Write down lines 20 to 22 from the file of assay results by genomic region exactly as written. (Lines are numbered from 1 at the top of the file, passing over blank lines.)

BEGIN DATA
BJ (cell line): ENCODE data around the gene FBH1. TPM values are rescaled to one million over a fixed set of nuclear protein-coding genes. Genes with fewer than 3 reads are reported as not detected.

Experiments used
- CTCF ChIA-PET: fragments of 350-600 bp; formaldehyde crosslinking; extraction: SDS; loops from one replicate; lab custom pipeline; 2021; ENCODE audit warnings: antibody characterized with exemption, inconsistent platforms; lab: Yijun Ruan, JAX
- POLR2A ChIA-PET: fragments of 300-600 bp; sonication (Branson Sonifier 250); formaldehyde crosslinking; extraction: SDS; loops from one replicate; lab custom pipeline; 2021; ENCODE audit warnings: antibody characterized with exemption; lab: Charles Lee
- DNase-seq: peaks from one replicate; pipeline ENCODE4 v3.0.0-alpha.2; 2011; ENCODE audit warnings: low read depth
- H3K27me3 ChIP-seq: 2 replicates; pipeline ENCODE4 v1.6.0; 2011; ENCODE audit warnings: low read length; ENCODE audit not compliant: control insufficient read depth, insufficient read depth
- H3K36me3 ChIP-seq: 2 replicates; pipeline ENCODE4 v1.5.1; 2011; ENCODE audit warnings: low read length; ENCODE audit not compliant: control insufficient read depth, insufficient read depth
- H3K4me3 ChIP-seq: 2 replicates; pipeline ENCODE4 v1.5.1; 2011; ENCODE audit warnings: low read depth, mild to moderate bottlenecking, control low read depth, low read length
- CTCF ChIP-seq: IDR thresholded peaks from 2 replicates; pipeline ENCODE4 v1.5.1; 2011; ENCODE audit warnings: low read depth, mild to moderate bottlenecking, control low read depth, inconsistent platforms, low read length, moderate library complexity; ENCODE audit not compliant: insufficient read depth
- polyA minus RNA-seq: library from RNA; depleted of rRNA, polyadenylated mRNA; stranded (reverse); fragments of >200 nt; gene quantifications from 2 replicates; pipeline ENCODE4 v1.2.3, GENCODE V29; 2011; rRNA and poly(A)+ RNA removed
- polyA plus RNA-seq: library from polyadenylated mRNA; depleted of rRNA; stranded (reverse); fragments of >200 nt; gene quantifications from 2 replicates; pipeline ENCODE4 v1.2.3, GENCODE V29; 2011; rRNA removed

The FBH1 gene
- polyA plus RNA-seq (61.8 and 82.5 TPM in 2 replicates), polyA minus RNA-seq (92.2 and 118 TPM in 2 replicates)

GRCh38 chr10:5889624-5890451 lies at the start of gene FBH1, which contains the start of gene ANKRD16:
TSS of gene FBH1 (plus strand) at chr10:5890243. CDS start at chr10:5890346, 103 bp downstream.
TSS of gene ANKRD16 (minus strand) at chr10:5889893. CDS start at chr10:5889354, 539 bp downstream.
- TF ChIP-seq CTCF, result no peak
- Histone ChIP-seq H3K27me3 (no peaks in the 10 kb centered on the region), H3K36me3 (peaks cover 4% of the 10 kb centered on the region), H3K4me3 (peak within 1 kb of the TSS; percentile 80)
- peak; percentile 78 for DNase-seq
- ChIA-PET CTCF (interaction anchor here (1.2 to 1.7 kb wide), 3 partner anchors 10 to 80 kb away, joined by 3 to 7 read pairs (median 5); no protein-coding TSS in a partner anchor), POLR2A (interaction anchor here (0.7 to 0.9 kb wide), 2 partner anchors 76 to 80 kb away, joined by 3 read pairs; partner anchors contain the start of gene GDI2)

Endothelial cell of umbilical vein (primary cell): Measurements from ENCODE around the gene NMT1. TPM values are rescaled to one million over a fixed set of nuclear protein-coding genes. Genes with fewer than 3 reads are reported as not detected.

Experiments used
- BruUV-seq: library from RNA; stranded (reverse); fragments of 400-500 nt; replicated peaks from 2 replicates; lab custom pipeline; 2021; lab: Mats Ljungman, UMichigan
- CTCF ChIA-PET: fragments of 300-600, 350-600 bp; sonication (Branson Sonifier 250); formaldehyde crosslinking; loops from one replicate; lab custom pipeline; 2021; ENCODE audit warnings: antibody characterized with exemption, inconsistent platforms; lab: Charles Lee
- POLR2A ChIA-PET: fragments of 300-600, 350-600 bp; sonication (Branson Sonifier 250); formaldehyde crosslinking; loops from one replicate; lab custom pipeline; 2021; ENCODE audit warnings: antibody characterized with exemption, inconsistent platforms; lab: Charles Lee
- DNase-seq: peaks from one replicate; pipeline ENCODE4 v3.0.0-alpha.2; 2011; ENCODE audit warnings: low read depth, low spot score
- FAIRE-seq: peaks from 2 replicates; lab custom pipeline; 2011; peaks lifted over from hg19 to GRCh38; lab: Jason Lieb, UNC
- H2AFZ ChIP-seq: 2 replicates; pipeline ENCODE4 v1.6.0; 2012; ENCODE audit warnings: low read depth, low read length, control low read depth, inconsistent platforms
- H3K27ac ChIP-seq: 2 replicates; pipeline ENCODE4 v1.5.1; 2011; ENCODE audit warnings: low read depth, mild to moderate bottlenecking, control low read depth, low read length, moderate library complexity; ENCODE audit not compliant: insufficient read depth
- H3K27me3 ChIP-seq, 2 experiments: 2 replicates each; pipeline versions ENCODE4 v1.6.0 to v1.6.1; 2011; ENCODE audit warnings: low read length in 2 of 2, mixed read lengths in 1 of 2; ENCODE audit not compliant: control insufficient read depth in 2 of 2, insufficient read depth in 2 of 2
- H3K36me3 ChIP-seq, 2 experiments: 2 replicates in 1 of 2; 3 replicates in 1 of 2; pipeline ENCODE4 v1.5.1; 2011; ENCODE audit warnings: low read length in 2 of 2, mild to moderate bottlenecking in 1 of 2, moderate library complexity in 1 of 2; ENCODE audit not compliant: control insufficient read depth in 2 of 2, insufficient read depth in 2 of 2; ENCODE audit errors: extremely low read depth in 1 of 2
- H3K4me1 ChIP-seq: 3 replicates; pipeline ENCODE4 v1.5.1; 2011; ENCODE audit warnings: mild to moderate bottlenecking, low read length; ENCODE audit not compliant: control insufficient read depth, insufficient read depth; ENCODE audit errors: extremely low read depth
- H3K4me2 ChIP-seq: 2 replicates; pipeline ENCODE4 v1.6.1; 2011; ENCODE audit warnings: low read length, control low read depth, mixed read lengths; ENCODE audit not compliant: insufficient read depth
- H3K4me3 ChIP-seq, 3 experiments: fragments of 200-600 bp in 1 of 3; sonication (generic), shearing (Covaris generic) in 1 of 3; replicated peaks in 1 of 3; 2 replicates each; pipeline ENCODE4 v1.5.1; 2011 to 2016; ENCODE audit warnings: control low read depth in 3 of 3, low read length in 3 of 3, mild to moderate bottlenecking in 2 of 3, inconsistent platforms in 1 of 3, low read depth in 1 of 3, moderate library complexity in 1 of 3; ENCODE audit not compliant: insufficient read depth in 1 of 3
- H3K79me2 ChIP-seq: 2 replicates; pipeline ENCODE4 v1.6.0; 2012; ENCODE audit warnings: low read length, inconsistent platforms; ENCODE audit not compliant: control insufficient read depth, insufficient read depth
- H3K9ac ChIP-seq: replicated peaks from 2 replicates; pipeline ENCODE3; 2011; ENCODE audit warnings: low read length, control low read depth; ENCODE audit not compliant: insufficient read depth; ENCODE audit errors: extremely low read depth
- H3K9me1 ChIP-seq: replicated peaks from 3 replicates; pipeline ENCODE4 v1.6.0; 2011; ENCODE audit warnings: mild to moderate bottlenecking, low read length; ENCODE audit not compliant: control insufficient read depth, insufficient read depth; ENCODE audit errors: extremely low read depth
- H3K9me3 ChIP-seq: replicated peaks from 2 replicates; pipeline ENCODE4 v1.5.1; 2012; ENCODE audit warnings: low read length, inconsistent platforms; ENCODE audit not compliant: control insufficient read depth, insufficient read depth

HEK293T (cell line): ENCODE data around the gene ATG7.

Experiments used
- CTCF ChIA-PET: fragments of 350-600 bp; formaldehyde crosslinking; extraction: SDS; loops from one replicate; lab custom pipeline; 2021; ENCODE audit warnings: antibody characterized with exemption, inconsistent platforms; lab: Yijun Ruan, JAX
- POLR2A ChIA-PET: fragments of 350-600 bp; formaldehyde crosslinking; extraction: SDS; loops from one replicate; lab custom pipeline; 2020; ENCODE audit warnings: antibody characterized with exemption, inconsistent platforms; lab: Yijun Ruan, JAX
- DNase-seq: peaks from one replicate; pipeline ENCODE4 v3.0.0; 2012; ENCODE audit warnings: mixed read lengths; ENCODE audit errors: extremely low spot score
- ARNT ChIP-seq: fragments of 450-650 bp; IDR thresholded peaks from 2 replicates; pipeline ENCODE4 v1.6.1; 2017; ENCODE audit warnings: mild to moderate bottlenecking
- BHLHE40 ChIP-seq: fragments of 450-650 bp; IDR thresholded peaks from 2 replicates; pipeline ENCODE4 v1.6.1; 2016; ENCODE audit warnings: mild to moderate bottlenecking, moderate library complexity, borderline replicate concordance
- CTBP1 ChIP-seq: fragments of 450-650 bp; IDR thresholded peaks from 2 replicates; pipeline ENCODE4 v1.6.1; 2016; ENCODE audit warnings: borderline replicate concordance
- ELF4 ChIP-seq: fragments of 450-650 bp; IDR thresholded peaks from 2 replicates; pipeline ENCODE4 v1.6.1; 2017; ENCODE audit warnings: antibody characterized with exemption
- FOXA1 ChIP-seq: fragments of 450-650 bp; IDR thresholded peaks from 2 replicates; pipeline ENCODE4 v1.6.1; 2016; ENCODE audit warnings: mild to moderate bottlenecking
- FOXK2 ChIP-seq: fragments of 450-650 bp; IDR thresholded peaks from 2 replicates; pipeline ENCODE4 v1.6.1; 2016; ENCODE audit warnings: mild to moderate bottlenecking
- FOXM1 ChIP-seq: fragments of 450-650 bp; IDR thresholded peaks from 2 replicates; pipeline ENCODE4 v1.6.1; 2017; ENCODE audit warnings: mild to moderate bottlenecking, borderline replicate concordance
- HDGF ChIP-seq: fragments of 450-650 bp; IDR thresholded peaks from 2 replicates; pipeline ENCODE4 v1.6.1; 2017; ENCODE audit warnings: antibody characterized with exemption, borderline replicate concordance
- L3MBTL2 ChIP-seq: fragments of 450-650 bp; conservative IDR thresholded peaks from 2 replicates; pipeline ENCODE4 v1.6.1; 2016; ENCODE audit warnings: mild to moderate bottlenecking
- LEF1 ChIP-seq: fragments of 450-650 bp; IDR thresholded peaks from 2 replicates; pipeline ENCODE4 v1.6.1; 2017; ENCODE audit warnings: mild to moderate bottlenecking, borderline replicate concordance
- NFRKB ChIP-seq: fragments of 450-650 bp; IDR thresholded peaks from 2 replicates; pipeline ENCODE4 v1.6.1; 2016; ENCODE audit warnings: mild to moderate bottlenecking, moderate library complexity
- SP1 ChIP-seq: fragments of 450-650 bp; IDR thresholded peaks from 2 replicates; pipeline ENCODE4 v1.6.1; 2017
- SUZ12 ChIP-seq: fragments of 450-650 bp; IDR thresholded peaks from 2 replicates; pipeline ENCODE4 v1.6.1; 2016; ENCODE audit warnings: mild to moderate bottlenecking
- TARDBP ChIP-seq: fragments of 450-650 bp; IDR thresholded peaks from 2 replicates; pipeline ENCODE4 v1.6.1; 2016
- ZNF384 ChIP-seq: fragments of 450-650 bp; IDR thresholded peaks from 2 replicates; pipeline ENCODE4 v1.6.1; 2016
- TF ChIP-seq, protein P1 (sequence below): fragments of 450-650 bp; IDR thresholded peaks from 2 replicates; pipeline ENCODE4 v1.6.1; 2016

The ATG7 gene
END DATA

- ChIA-PET CTCF (interaction anchor here (1.2 to 1.7 kb wide), 3 partner anchors 10 to 80 kb away, joined by 3 to 7 read pairs (median 5); no protein-coding TSS in a partner anchor), POLR2A (interaction anchor here (0.7 to 0.9 kb wide), 2 partner anchors 76 to 80 kb away, joined by 3 read pairs; partner anchors contain the start of gene GDI2)

Endothelial cell of umbilical vein (primary cell): Measurements from ENCODE around the gene NMT1. TPM values are rescaled to one million over a fixed set of nuclear protein-coding genes. Genes with fewer than 3 reads are reported as not detected.

Experiments used